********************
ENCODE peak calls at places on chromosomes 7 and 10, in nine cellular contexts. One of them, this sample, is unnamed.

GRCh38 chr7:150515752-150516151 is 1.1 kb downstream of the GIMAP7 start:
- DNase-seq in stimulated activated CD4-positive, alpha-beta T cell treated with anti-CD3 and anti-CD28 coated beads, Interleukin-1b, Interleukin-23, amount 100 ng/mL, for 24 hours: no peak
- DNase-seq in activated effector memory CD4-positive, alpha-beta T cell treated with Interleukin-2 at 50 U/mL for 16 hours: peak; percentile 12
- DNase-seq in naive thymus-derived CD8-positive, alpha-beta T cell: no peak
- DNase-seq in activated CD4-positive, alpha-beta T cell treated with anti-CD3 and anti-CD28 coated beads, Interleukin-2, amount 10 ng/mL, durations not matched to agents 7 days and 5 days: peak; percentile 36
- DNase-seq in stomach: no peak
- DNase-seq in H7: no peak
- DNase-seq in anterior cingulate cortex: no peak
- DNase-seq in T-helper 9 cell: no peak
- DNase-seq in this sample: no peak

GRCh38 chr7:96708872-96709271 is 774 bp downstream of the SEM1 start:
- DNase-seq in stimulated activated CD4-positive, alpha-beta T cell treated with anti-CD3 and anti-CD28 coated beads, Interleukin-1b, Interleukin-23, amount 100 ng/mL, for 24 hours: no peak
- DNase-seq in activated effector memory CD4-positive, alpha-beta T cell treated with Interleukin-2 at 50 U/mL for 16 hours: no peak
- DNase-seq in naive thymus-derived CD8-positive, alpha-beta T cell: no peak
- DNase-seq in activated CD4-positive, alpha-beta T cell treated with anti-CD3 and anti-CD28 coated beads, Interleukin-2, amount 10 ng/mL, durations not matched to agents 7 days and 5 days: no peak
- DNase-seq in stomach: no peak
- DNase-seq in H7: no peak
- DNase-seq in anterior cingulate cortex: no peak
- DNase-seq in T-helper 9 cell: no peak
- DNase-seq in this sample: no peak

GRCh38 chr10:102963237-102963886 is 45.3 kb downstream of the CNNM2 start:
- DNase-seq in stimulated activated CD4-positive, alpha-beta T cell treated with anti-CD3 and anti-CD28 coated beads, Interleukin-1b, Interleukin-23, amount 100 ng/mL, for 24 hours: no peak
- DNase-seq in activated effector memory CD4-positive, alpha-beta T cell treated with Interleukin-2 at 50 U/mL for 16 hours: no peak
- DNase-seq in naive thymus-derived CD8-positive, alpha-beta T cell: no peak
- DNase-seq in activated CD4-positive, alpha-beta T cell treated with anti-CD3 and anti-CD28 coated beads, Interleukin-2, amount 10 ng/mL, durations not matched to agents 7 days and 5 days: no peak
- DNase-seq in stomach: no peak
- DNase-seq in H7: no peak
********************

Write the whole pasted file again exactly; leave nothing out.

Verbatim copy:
ENCODE peak calls at places on chromosomes 7 and 10, in nine cellular contexts. One of them, this sample, is unnamed.

GRCh38 chr7:150515752-150516151 is 1.1 kb downstream of the GIMAP7 start:
- DNase-seq in stimulated activated CD4-positive, alpha-beta T cell treated with anti-CD3 and anti-CD28 coated beads, Interleukin-1b, Interleukin-23, amount 100 ng/mL, for 24 hours: no peak
- DNase-seq in activated effector memory CD4-positive, alpha-beta T cell treated with Interleukin-2 at 50 U/mL for 16 hours: peak; percentile 12
- DNase-seq in naive thymus-derived CD8-positive, alpha-beta T cell: no peak
- DNase-seq in activated CD4-positive, alpha-beta T cell treated with anti-CD3 and anti-CD28 coated beads, Interleukin-2, amount 10 ng/mL, durations not matched to agents 7 days and 5 days: peak; percentile 36
- DNase-seq in stomach: no peak
- DNase-seq in H7: no peak
- DNase-seq in anterior cingulate cortex: no peak
- DNase-seq in T-helper 9 cell: no peak
- DNase-seq in this sample: no peak

GRCh38 chr7:96708872-96709271 is 774 bp downstream of the SEM1 start:
- DNase-seq in stimulated activated CD4-positive, alpha-beta T cell treated with anti-CD3 and anti-CD28 coated beads, Interleukin-1b, Interleukin-23, amount 100 ng/mL, for 24 hours: no peak
- DNase-seq in activated effector memory CD4-positive, alpha-beta T cell treated with Interleukin-2 at 50 U/mL for 16 hours: no peak
- DNase-seq in naive thymus-derived CD8-positive, alpha-beta T cell: no peak
- DNase-seq in activated CD4-positive, alpha-beta T cell treated with anti-CD3 and anti-CD28 coated beads, Interleukin-2, amount 10 ng/mL, durations not matched to agents 7 days and 5 days: no peak
- DNase-seq in stomach: no peak
- DNase-seq in H7: no peak
- DNase-seq in anterior cingulate cortex: no peak
- DNase-seq in T-helper 9 cell: no peak
- DNase-seq in this sample: no peak

GRCh38 chr10:102963237-102963886 is 45.3 kb downstream of the CNNM2 start:
- DNase-seq in stimulated activated CD4-positive, alpha-beta T cell treated with anti-CD3 and anti-CD28 coated beads, Interleukin-1b, Interleukin-23, amount 100 ng/mL, for 24 hours: no peak
- DNase-seq in activated effector memory CD4-positive, alpha-beta T cell treated with Interleukin-2 at 50 U/mL for 16 hours: no peak
- DNase-seq in naive thymus-derived CD8-positive, alpha-beta T cell: no peak
- DNase-seq in activated CD4-positive, alpha-beta T cell treated with anti-CD3 and anti-CD28 coated beads, Interleukin-2, amount 10 ng/mL, durations not matched to agents 7 days and 5 days: no peak
- DNase-seq in stomach: no peak
- DNase-seq in H7: no peak